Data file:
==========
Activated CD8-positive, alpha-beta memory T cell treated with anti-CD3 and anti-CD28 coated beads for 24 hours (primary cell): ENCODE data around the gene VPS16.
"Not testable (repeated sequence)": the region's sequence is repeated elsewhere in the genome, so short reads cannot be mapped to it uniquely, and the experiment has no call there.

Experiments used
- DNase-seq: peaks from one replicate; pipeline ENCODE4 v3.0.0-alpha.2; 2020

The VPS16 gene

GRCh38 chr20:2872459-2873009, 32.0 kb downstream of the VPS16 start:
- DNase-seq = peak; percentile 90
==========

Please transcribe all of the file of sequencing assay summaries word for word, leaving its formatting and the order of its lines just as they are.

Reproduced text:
Activated CD8-positive, alpha-beta memory T cell treated with anti-CD3 and anti-CD28 coated beads for 24 hours (primary cell): ENCODE data around the gene VPS16.
"Not testable (repeated sequence)": the region's sequence is repeated elsewhere in the genome, so short reads cannot be mapped to it uniquely, and the experiment has no call there.

Experiments used
- DNase-seq: peaks from one replicate; pipeline ENCODE4 v3.0.0-alpha.2; 2020

The VPS16 gene

GRCh38 chr20:2872459-2873009, 32.0 kb downstream of the VPS16 start:
- DNase-seq = peak; percentile 90